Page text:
Haftarah for B'midbar
Though betrayed by Israel's unfaithfulness, God will reconcile with the people like a husband who cannot stop loving his wife.
The haftarah selection is from Hosea 2:1-22.
The haftarah for Parashat B’midbar, from the Book of Hosea, is a prophecy of redemption. In the opening verses, God promises that the people of Israel will one day be as multitudinous as the sands of the sea. They will be recognized as being children of the living God, and Judah and Israel will assemble together, unified under one leader.
A Wayward Wife
Hosea explains why Israel is in need of redemption by telling the story of Israel’s sin and punishment. He does this using a parable of a husband, a wife, and the wife’s lovers--representing God, the people of Israel, and idols, respectively.
In Hosea’s story, the husband is faithful, but his wife constantly plays the harlot. Believing that her lovers are responsible for her rich, comfortable life, she says: “I will go after my lovers, who supply my bread and my water, my wool and my linen, my oil and my drink” (2:7).
The abandoned husband is devastated and angered. Does his wife not realize that he is the one who provides her with grain, wine, oil, silver, and gold? He promises to block her path so that she will not be able to find her lovers. When she finally decides to return to her first husband, he will punish her: “Now will I uncover her shame in the very sight of her lovers…I will lay waste her vines and her fig trees, which she thinks are a fee she received from her lovers…Thus will I punish her” (2:12-15).
Though betrayed, the husband will be unable to remain angry forever. After punishing his wife, he will again turn to her in love: “I will speak coaxingly to her and lead her to the wilderness and speak to her tenderly” (2:16).
At the end of the haftarah, Hosea speaks more explicitly about how this story represents God and Israel. He explains that God will make a covenant with the people, banishing violence and war from the land to allow the people to live in safety. Hosea returns to the vocabulary of marriage in the haftarah’s closing lines: “I will betroth you forever. I will betroth you with righteousness and justice and with goodness and mercy. I will betroth you with faithfulness. Then shall you be devoted to the Lord” (2: 21-22).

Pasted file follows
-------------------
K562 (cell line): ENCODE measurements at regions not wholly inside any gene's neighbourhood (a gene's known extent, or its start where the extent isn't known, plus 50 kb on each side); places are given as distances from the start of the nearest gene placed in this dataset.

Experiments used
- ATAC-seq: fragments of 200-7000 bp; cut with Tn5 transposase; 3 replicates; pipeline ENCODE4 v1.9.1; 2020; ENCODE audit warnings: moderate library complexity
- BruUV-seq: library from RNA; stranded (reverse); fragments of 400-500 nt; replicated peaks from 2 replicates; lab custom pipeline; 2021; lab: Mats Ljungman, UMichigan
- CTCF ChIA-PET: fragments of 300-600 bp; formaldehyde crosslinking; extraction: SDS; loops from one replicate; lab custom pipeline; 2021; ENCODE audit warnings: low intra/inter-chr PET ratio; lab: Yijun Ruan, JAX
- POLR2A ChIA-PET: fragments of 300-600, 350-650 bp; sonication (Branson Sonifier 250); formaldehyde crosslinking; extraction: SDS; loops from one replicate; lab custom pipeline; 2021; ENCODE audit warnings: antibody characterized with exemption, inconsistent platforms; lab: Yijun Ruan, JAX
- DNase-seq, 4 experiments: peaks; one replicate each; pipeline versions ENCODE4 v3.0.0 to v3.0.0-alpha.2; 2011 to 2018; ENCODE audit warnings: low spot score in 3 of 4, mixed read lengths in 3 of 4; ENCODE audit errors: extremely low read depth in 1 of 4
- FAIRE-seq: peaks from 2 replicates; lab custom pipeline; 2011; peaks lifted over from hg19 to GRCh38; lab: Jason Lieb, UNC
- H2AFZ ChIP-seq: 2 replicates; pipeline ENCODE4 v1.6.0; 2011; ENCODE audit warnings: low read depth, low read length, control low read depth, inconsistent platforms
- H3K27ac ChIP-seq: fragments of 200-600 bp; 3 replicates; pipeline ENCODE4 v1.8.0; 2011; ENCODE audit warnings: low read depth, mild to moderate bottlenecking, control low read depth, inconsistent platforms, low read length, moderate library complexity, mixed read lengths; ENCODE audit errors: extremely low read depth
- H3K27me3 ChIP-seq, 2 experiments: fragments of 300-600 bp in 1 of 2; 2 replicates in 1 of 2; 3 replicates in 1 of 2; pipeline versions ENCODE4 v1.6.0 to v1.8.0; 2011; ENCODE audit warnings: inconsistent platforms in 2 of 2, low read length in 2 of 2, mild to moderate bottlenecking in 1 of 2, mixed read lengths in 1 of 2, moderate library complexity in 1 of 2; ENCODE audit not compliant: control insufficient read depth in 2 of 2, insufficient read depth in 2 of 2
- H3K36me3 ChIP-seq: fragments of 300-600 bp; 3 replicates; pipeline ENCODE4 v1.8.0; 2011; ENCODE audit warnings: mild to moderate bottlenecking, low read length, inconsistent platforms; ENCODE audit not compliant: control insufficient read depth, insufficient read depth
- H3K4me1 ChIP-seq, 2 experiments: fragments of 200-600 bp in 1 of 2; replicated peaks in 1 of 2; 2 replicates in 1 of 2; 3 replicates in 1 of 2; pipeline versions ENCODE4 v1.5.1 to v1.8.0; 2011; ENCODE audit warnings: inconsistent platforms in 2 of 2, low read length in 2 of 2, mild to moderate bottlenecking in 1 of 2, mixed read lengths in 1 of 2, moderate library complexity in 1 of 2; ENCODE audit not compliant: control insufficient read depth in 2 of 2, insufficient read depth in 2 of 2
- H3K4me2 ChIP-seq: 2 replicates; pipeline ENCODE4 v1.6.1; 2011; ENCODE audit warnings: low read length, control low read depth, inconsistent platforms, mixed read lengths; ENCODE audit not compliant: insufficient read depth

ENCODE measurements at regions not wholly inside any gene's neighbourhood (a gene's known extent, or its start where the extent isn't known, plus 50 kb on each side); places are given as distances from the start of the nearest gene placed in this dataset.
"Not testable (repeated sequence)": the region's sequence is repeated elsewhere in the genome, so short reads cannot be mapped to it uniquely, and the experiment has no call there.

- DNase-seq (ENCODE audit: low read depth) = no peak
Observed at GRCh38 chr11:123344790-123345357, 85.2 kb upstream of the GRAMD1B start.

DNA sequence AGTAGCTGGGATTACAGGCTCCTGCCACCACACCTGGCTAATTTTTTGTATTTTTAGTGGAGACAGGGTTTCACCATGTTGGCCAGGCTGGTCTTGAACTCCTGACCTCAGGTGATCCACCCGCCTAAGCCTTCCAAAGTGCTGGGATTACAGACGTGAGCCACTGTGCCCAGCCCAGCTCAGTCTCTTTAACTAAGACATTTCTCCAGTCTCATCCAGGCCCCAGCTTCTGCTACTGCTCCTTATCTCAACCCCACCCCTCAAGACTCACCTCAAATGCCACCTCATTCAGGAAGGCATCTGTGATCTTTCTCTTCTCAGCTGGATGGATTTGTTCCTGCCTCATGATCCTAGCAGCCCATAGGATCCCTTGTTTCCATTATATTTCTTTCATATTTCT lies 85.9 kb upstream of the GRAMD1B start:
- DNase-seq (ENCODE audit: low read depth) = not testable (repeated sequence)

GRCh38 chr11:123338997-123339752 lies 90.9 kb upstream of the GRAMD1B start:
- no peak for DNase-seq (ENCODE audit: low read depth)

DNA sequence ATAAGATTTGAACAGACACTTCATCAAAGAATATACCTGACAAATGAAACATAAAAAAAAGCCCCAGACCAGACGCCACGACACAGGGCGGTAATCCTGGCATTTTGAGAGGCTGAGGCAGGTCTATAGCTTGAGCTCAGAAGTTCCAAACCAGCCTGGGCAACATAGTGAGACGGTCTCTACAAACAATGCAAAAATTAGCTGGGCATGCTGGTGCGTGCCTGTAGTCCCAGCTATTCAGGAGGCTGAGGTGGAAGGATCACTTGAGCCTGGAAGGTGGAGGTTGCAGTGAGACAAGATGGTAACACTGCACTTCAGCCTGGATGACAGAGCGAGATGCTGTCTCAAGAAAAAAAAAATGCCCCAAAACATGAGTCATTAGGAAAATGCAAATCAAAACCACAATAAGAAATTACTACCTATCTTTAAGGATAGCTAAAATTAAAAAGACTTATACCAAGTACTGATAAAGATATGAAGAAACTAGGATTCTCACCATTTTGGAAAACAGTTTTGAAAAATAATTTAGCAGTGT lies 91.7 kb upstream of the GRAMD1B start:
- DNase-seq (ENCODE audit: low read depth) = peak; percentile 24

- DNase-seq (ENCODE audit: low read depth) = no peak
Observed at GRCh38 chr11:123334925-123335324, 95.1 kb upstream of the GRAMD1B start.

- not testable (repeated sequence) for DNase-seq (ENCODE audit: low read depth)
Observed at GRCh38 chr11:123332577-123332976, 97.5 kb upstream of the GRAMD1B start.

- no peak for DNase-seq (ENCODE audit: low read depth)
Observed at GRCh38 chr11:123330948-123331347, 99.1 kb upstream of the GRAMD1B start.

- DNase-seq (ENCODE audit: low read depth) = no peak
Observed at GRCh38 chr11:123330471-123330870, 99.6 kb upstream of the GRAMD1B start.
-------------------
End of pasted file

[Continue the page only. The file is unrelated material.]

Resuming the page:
The Hebrew name for the Book of Numbers is B’midbar, which means “in the wilderness.” This is an apt title for the book that chronicles the Israelites’ time in the wilderness: the episode with the quail after the Israelites complain about manna, the story of the spies who scouted out the land of Israel, Korah’s rebellion. These stories, and others in the book, repeatedly describe a cycle of disbelief in God, sin, and punishment, that characterized the 40 years the Israelites spent in the wilderness.
But, in the Book of Hosea, it seems that God’s memory of the wilderness is not so negative. Indeed, God is hopeful that this location will be conducive to his reconciliation with his unfaithful wife, the people of Israel: “There (in the wilderness) shall she respond in the days of her youth, when she came out of the land of Egypt” (2:17). God thinks of the period the Israelites spent in the wilderness, after leaving Egypt, as one of the highlights of His relationship with Israel, so much so that he considers the wilderness a good destination for a “second honeymoon.”
Yet earlier in the very same haftarah, wilderness imagery appears in a not-so-positive context. In describing how the betrayed husband will punish his wife, Hosea promises: “I will strip her naked and leave her as on the day she was born. I will make her like a wilderness, render her like desert land, and let her die of thirst” (2:5).
So, which is a better portrayal of the Israelites’ experience in the wilderness? Desolate, barren, frightening--as suggested in the first part of the haftarah? Or romantic, loving closeness with God--as suggested in the second part of the haftarah? As we begin to read the fourth book of the Torah, diving into the stories of the Israelites in the wilderness, the haftarah encourages us to ask these questions.